Probably the most concise, best explanation comes from Bishop Robert Barron:

See also: Science v. Scientism by Joseph Pearce, National Catholic Register.


If moral relativism is the idea that we cannot look at the world and make certain objective conclusions about what is right and wrong, then the Natural Law is the opposite of that–it is the claim that we can do exactly that.

Natural law is a philosophy asserting that certain rights are inherent by virtue of human nature, endowed by nature—traditionally by God or a transcendent source—and that these can be understood universally through human reason.

– Wikipedia, Natural Law

In less peculiar times, the classic example of the natural law was man and woman–they are clearly complimentary, clearly meant for one another, clearly the natural law was telling us the order of things.  We could use our reason in looking at the world God made and come to straightforward conclusions.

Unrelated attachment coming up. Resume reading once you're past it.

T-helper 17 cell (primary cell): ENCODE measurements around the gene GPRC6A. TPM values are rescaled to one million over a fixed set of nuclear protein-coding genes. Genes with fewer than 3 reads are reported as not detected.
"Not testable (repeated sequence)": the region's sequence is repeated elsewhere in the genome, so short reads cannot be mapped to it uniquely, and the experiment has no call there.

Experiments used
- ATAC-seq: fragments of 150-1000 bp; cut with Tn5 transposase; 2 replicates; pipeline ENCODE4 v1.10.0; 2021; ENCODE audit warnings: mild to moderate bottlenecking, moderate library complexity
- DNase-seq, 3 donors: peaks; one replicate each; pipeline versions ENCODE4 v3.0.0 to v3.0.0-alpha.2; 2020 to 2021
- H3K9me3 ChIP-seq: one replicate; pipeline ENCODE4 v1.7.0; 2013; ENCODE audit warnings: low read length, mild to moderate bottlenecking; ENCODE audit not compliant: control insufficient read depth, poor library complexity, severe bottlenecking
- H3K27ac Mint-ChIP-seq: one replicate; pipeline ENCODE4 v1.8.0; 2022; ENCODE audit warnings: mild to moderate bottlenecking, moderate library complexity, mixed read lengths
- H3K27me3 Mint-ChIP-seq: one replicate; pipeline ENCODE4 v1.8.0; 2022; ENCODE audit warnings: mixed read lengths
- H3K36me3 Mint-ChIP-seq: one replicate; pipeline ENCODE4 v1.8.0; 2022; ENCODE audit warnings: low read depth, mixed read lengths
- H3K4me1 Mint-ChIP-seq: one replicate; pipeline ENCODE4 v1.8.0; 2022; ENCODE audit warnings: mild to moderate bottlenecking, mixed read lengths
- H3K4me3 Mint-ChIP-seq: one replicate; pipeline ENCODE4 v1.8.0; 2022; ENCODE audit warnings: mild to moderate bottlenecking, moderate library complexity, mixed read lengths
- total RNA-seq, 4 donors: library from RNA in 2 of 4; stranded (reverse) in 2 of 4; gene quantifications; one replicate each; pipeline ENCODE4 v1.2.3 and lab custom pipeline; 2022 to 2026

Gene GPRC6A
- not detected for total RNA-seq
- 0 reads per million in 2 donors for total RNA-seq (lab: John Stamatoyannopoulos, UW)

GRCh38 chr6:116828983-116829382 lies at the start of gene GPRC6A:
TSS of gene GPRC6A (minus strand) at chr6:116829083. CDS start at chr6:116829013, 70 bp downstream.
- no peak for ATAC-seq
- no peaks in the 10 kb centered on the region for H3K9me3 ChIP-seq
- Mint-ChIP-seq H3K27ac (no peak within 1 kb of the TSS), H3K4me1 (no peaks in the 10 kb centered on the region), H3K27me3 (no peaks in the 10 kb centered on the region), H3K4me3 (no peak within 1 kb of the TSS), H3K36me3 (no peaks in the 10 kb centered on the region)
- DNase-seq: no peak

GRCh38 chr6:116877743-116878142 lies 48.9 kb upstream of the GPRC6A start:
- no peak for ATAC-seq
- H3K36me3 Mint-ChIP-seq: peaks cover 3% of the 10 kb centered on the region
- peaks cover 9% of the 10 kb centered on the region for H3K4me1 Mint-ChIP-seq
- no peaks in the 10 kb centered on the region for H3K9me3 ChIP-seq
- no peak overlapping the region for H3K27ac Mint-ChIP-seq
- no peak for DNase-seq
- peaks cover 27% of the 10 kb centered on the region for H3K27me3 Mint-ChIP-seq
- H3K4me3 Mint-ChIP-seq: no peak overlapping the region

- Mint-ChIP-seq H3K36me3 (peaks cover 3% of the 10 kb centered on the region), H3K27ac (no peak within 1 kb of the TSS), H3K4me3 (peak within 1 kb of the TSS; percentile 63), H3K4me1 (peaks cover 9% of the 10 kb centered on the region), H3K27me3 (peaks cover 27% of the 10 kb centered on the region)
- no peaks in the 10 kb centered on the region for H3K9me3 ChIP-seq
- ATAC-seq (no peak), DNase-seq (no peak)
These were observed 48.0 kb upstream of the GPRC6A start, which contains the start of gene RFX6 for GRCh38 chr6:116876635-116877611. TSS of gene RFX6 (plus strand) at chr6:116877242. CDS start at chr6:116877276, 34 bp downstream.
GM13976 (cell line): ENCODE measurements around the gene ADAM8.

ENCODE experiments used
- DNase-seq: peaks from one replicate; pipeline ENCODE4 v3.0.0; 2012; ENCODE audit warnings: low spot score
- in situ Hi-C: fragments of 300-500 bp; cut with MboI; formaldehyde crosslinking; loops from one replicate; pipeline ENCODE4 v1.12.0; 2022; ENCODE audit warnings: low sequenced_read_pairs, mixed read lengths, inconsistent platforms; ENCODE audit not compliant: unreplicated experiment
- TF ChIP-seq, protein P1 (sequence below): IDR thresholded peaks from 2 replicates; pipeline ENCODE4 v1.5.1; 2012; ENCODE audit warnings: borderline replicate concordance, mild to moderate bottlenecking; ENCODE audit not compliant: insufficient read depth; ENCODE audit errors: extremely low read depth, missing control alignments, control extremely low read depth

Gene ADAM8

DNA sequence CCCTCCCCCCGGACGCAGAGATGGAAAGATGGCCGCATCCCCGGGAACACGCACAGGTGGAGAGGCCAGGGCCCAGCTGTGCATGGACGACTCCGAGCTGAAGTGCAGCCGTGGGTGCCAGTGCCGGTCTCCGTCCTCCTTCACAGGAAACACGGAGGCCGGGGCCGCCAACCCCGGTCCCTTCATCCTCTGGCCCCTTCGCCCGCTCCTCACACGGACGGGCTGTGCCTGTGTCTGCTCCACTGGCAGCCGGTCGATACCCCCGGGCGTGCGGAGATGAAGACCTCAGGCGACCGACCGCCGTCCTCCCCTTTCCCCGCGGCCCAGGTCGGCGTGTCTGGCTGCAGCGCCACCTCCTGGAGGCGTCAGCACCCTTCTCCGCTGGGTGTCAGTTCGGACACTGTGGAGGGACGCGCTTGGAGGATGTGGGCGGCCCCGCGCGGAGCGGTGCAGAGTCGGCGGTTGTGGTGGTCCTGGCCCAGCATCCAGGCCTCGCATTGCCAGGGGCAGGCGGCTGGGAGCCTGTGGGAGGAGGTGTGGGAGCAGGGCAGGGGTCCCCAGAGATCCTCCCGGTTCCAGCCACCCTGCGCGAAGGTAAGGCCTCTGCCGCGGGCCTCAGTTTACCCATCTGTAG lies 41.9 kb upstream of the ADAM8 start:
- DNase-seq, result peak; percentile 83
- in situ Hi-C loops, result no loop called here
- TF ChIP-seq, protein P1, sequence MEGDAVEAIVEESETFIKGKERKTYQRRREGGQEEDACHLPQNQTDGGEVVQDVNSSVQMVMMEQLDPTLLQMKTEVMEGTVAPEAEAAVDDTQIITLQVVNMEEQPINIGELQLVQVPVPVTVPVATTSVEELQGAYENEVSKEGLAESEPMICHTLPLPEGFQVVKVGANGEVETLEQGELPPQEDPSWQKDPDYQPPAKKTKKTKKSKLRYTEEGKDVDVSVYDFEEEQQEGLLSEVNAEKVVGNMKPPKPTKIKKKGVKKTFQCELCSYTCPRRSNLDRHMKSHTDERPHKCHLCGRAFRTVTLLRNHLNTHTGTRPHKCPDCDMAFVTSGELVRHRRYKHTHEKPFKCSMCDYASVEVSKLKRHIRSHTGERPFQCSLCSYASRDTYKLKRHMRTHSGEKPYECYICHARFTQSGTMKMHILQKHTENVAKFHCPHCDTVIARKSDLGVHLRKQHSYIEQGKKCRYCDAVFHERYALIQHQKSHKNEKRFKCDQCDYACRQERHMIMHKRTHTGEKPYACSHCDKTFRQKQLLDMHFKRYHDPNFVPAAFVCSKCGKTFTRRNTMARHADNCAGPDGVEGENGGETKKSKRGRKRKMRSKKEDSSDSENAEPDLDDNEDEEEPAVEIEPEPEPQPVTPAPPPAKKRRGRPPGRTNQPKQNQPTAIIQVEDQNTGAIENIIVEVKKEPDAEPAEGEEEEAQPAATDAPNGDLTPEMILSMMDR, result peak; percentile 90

“Natural law is the rational creature’s participation in the eternal law,” would be how Albertus Magnus and Thomas Aquinas would break it down, meaning that we could understand God’s intentions for many things by the use of our  reason applied to what we can observe.

As you can see, this is very much the opposite of the idea that truth is unknowable–it is in fact the opposite claim.  As such knowledge of the natural law and its history is vital for modern Catholic apologists.  What follows is an interesting conversation on the topic so that you can see the terminology in use.


Excerpted from Spain’s Black Legend at Catholic Culture
by Msgr. Ignacio Barreiro